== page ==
Kirchhoff's circuit laws are used to deal with the current and potential difference (commonly known as voltage) in the lumped element model of electrical circuits.
Kirchoff's Current Law
This law is also called Kirchhoff's first law, Kirchhoff's point rule, or Kirchhoff's junction rule (or nodal rule).
At any node (junction) in an electrical circuit, the sum of currents flowing into that node is equal to the sum of currents flowing out of that node.
The algebraic sum of currents in a network of conductors meeting at a point is zero.
Thus, total current leaving a junction is equal to total current entering that junction.
Kirchoff's Voltage Law
This law is also called Kirchhoff's second law, Kirchhoff's loop (or mesh) rule, and Kirchhoff's second rule.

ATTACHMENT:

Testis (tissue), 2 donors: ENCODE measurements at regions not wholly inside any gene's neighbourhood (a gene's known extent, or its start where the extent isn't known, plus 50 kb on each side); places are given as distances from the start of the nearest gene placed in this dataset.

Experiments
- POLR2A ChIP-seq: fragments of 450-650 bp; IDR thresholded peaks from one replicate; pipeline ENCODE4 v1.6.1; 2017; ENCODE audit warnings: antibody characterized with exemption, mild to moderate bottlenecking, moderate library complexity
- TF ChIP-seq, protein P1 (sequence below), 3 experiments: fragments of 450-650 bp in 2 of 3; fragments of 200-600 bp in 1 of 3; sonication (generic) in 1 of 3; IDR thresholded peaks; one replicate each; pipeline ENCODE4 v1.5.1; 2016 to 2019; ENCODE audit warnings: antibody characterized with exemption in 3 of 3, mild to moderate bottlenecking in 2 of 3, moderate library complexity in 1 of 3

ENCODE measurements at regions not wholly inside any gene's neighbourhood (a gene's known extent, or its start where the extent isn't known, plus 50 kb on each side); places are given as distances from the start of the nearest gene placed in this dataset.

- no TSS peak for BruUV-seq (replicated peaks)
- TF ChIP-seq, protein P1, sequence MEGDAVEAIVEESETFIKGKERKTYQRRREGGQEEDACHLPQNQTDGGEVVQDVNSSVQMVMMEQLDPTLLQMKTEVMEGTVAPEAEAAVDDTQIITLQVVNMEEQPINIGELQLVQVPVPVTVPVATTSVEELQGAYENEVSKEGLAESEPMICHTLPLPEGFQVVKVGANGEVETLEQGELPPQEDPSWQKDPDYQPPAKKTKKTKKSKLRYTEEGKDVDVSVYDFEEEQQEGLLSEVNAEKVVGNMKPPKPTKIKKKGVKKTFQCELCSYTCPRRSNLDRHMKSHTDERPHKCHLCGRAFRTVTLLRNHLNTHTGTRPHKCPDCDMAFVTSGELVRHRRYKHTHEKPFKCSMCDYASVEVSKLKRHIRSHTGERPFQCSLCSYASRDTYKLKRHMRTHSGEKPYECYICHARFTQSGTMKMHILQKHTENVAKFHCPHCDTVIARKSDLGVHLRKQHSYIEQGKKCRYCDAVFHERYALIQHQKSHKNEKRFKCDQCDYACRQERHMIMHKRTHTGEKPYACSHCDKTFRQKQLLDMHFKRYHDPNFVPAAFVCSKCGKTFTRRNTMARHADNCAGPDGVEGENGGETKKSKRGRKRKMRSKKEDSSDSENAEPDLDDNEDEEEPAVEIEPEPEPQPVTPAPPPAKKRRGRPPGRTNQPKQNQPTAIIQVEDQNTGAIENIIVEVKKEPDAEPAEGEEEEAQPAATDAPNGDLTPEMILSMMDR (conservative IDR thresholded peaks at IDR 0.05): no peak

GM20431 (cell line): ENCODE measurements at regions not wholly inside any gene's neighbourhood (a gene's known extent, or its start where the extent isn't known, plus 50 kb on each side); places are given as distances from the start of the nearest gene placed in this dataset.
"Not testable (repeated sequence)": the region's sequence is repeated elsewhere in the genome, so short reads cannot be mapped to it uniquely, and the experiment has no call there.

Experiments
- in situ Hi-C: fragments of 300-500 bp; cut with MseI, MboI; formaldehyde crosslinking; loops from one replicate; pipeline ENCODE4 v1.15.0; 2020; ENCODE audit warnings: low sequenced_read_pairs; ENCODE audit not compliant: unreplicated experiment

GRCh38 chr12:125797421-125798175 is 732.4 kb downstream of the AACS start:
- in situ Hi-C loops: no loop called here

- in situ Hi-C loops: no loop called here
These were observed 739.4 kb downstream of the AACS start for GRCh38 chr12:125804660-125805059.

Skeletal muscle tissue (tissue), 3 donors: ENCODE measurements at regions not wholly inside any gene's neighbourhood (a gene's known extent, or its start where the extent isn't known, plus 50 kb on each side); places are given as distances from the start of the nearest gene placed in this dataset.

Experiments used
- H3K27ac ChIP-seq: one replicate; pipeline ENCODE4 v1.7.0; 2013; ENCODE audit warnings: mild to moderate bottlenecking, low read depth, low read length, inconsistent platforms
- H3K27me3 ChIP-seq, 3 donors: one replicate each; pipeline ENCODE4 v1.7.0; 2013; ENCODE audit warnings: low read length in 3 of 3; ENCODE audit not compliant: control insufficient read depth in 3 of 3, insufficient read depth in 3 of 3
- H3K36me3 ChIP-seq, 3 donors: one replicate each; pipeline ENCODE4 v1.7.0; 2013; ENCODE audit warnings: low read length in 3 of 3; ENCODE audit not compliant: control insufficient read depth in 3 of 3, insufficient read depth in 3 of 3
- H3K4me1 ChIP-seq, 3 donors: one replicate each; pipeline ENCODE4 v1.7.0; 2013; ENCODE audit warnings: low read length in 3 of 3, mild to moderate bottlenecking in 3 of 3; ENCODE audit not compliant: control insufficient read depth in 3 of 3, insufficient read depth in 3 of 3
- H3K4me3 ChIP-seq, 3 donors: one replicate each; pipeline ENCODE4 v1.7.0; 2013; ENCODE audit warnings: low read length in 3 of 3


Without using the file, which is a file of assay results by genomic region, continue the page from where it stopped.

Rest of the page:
The sum of the emfs in any closed loop is equivalent to the sum of the potential drops in that loop.
The algebraic sum of the products of the resistances of the conductors and the currents in them in a closed loop is equal to the total emf available in that loop.
Thus, the sum of the electrical potential differences (voltage) around any closed network is zero.